The municipality has also set its eyes on making progress in industrial robot development, including automatic welding and grinding systems for flexible high-speed railways, flying robots and underwater gliders.
In 2017, Tianjin recorded an annual growth rate of 40 percent in its robot industry output, reaching 5.7 billion yuan ($837.5 million). In fact, the number of robot companies in the area is already near 400, with a total output of 45 billion yuan.
Finally, dual-arm cobot YuMi helped ABB celebrate 25 years in Vietnam with a special dance performance.
Data Center Knowledge reports that Google has started using industrial robots to destroy decommissioned hard drives in its data centers. Industrial robots process hard drives much faster than human technicians can, and automating this function has been especially helpful during mass upgrades, argues Joe Kava, VP of data centers:
“When we really need the big throughput is when we’re saying OK, we’re going to go and retrofit our entire fleet of two-terabyte drives, we’re going to take those out … and we’re going to make 10-terabyte drives the standard, or whatever,” [Kava] said. “And that’s when the robotics are very useful.”
British carmaker Jaguar Land Rover is testing a robot with large "virtual eyes" to try to "increase humans' trust in autonomous cars," the BBC reported:
As part of the trial, about 500 people are being studied as they walk across fabricated street scenes. [The pods] have been modified to feature a large pair of animated eyes. When the car sees a person crossing the road, it slows down to a halt and makes direct eye contact.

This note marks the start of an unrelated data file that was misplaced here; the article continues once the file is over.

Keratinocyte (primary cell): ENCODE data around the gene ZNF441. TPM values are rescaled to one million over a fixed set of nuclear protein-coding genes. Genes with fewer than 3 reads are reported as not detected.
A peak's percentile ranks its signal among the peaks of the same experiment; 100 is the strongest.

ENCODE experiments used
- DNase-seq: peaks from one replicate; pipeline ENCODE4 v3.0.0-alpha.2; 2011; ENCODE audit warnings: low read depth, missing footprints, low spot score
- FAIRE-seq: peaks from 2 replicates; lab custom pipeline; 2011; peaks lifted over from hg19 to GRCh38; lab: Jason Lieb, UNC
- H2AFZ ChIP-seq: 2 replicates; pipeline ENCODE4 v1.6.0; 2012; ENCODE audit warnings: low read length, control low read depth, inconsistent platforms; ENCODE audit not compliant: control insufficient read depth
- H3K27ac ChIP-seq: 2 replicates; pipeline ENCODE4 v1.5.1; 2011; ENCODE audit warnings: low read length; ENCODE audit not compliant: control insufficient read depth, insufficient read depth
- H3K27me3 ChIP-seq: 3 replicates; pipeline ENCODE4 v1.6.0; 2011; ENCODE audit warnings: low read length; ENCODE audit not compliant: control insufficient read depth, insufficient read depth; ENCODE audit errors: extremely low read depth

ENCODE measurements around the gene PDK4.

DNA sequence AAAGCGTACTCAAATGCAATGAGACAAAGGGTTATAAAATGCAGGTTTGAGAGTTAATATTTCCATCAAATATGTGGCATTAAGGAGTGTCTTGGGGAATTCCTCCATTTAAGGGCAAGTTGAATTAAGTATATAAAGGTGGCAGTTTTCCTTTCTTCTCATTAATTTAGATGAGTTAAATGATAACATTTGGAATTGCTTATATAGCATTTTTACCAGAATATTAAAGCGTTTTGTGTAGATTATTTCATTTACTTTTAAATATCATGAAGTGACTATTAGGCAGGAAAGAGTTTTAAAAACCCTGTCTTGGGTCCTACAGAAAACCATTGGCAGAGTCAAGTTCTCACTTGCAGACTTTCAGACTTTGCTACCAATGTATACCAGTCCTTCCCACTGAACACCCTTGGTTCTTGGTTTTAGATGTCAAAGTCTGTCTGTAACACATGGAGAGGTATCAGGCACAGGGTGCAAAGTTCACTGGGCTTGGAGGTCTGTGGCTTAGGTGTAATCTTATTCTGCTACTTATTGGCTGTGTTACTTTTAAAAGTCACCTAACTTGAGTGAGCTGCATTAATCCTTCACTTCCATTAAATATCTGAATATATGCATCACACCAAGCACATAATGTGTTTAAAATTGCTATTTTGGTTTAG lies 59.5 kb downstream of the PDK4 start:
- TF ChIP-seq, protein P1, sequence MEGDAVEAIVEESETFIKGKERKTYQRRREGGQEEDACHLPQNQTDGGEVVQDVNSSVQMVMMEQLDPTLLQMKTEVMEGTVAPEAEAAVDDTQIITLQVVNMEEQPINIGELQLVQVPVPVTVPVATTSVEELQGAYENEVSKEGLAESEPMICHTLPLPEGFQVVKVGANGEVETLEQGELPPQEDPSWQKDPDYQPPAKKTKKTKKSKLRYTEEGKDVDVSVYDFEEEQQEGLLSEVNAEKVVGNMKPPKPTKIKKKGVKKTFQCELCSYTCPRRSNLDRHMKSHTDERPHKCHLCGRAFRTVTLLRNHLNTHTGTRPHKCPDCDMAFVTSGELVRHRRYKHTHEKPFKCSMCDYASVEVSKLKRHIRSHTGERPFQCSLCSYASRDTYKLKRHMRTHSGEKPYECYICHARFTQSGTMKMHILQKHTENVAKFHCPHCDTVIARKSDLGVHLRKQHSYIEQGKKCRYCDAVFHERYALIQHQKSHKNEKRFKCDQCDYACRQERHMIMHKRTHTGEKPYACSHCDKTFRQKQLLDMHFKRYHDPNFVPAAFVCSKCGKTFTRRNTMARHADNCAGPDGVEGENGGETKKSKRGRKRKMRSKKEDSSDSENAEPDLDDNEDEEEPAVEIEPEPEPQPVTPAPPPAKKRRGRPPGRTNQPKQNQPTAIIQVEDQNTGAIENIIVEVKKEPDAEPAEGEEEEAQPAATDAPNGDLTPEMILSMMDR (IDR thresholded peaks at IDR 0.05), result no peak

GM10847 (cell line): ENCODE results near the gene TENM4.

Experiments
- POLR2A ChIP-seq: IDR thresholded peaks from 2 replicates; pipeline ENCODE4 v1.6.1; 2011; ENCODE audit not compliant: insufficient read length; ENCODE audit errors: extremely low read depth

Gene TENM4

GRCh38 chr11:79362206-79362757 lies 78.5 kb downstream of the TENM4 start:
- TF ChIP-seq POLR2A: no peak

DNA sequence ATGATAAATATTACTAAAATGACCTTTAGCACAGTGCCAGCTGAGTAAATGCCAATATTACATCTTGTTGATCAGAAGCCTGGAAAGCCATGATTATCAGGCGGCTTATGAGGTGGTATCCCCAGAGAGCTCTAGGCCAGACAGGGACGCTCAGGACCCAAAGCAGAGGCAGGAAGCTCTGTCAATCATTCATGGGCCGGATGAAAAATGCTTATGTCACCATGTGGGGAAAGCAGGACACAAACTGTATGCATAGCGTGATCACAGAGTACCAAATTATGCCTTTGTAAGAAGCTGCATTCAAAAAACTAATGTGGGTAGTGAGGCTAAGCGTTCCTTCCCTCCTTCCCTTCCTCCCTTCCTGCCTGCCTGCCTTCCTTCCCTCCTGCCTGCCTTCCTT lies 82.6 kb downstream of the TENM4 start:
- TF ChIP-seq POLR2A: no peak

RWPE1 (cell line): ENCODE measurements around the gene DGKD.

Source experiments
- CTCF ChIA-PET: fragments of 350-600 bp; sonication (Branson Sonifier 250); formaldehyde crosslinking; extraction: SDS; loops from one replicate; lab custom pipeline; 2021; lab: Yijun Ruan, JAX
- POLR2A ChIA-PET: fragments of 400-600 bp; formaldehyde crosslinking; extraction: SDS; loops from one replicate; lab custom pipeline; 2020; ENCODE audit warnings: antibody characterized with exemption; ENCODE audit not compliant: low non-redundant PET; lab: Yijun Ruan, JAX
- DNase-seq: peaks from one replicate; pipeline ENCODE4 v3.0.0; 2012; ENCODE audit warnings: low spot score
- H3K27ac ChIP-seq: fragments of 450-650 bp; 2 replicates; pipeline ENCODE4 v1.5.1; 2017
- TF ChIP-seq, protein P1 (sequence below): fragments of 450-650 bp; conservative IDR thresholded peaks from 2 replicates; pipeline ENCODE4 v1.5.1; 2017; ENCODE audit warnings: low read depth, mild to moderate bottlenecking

Researchers at the Polytechnic Institute in Massachusetts have created a robot that could help protect coral reefs by autonomously hunting for and harvesting lionfish, reports Popular Mechanics.
- A medical nanorobot developed by researchers at the University of Texas, San Antonio made it into the Guinness Book of Records (Science Daily).
- Robot butlers hit Miami (PhysOrg).
- Sushi bots arrive in Chicago (Chicago Magazine).
- Ready to work as a 'Robot Life Coach'? (Mirror).
- DeChambeau practiced Ping-Pong with robot (Golf Channel).
I'll be back next week with more news from the ever-changing world of robotics. Until then...
Five vids for Friday
1. CNBC went behind the scenes at one of Alibaba's new bricks-and-mortar stores, making sure to check out some automation along the way.
2. Chinese electrical-appliance-maker Gree showcased some of its robots playing musical instruments.
3. The Additive Manufacturing Team at US Marine Corps Systems Command teamed up with colleagues from I Marine Expeditionary Force to operate the world’s largest concrete 3D printer earlier in August, and the video just dropped. The printer was constructed a 500-square-foot barracks hut in just 40 hours.
4. Robotics Business Review spoke with Highres Biosolutions CEO Peter Harris about how the company helps biopharmaceutical companies with laboratory automation integration.
5. Meet Rashmi, a bot developed by software engineer Ranjit Srivastava as a rival to humanoid Sophia. Rashmi is claimed to be the world's first Hindi-speaking robot.